The Great Gatsby, F. Scott Fitzgerald’s third book, stands as the supreme achievement of his career and is a true classic of twentieth-century literature. The story of the mysteriously wealthy Jay Gatsby and his love for the beautiful Daisy Buchanan is an exquisitely crafted tale of America in the 1920s.
First published in 1925, this quintessential novel of the Jazz Age has been acclaimed by generations of readers and now, lifelong Gatsby fans and new readers alike will be enchanted by this special edition, expanding the audience for this great American novel.
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About the Author
Date of Birth:September 24, 1896
Date of Death:December 21, 1940
Place of Birth:St. Paul, Minnesota
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The Great Gatsby
By F. Scott Fitzgerald
ScribnerCopyright © 1925 Charles Scribner's Sons
All right reserved.
Chapter OneIn my younger and more vulnerable years my father gave me some advice that I've been turning over in my mind ever since.
"Whenever you feel like criticizing anyone," he told me, "just remember that all the people in this world haven't had the advantages that you've had."
He didn't say any more but we've always been unusually communicative in a reserved way and I understood that he meant a great deal more than that. In consequence I'm inclined to reserve all judgements, a habit that has opened up many curious natures to me and also made me the victim of not a few veteran bores. The abnormal mind is quick to detect and attach itself to this quality when it appears in a normal person, and so it came about that in college I was unjustly accused of being a politician, because I was privy to the secret griefs of wild, unknown men. Most of the confidences were unsought - frequently I have feigned sleep, preoccupation or a hostile levity when I realized by some unmistakable sign that an intimate revelation was quivering on the horizon - for the intimate revelations of young men or at least the terms in which they express them are usually plagiaristic and marred by obvious suppressions. Reserving judgements is a matter of infinite hope. I am still a little afraid of missing something if I forget that, as my father snobbishly suggested and I snobbishly repeat, a sense of the fundamental decencies is parcelled out unequally at birth.
And, after boasting this way of my tolerance, I come to the admission that it has a limit. Conduct may be founded on the hard rock or the wet marshes but after a certain point I don't care what it's founded on. When I came back from the East last autumn I felt that I wanted the world to be in uniform and at a sort of moral attention forever; I wanted no more riotous excursions with privileged glimpses into the human heart. Only Gatsby, the man who gives his name to this book, was exempt from my reaction - Gatsby who represented everything for which I have an unaffected scorn. If personality is an unbroken series of successful gestures, then there was something gorgeous about him, some heightened sensitivity to the promises of life, as if he were related to one of those intricate machines that register earthquakes ten thousand miles away. This responsiveness had nothing to do with that flabby impressionability which is dignified under the name of the "creative temperament" - it was an extraordinary gift for hope, a romantic readiness such as I have never found in any other person and which it is not likely I shall ever find again. No - Gatsby turned out all right at the end; it is what preyed on Gatsby, what foul dust floated in the wake of his dreams that temporarily closed out my interest in the abortive sorrows and short-winded elations of men.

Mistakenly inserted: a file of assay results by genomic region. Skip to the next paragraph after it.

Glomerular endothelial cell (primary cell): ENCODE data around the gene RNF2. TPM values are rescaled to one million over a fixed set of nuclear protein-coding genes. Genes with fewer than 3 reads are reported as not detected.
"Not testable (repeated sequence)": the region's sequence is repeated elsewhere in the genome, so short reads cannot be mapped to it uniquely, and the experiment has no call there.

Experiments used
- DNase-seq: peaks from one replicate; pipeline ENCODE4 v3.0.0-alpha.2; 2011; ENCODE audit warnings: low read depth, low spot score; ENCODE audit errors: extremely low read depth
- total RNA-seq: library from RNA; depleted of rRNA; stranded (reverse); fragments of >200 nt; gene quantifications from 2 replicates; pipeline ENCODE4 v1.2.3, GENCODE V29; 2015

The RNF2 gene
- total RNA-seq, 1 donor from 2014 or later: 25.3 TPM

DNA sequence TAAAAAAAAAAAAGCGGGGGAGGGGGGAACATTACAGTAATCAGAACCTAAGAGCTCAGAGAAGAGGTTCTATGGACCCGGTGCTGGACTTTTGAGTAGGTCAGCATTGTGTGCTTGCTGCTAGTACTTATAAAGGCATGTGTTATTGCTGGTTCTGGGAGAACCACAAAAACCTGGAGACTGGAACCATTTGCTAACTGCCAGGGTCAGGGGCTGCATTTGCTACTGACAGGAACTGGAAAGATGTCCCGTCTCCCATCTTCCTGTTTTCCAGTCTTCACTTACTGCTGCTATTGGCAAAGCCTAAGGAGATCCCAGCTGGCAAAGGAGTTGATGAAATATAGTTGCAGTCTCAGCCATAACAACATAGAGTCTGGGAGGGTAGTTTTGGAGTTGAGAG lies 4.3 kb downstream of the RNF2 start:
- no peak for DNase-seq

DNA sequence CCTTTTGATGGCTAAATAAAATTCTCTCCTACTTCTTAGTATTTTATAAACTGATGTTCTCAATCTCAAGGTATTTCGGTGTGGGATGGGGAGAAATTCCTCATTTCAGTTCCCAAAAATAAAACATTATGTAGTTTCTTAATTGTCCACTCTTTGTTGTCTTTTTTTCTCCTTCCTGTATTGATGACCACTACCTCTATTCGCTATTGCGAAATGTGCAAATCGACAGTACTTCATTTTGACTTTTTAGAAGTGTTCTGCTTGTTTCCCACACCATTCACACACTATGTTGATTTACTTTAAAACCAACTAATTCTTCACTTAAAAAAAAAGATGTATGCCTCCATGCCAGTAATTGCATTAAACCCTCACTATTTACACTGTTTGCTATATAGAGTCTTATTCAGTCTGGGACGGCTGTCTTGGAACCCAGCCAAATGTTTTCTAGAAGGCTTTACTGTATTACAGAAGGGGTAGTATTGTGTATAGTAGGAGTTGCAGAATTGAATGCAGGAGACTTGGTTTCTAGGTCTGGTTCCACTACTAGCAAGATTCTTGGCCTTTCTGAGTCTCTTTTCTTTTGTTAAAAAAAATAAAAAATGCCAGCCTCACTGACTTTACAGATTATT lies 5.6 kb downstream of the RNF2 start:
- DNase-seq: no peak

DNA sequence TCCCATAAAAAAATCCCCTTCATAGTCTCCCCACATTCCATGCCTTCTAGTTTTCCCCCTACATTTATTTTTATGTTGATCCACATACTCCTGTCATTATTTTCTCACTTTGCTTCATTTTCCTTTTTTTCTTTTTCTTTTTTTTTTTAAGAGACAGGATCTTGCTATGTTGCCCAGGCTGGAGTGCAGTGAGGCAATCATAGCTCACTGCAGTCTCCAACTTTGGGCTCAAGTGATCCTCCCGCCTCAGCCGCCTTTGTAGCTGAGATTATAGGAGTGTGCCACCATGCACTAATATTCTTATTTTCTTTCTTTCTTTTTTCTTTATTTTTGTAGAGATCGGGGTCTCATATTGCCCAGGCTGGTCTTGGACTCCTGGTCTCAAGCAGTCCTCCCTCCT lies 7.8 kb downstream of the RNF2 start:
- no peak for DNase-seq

My family have been prominent, well-to-do people in this middle-western city for three generations. The Carraways are something of a clan and we have a tradition that we're descended from the Dukes of Buccleuch, but the actual founder of my line was my grandfather's brother who came here in fifty-one, sent a substitute to the Civil War and started the wholesale hardware business that my father carries on today.
I never saw this great-uncle but I'm supposed to look like him - with special reference to the rather hard-boiled painting that hangs in Father's office. I graduated from New Haven in 1915, just a quarter of a century after my father, and a little later I participated in that delayed Teutonic migration known as the Great War. I enjoyed the counter-raid so thoroughly that I came back restless. Instead of being the warm center of the world the middle-west now seemed like the ragged edge of the universe - so I decided to go east and learn the bond business. Everybody I knew was in the bond business so I supposed it could support one more single man. All my aunts and uncles talked it over as if they were choosing a prep-school for me and finally said "Why - ye-es" with very grave, hesitant faces. Father agreed to finance me for a year and after various delays I came east, permanently, I thought, in the spring of twenty-two.
The practical thing was to find rooms in the city but it was a warm season and I had just left a country of wide lawns and friendly trees, so when a young man at the office suggested that we take a house together in a commuting town it sounded like a great idea. He found the house, a weather beaten cardboard bungalow at eighty a month, but at the last minute the firm ordered him to Washington and I went out to the country alone. I had a dog, at least I had him for a few days until he ran away, and an old Dodge and a Finnish woman who made my bed and cooked breakfast and muttered Finnish wisdom to herself over the electric stove.
It was lonely for a day or so until one morning some man, more recently arrived than I, stopped me on the road.
"How do you get to West Egg Village?" he asked helplessly.
I told him. And as I walked on I was lonely no longer. I was a guide, a pathfinder, an original settler. He had casually conferred on me the freedom of the neighborhood.
And so with the sunshine and the great bursts of leaves growing on the trees - just as things grow in fast movies - I had that familiar conviction that life was beginning over again with the summer.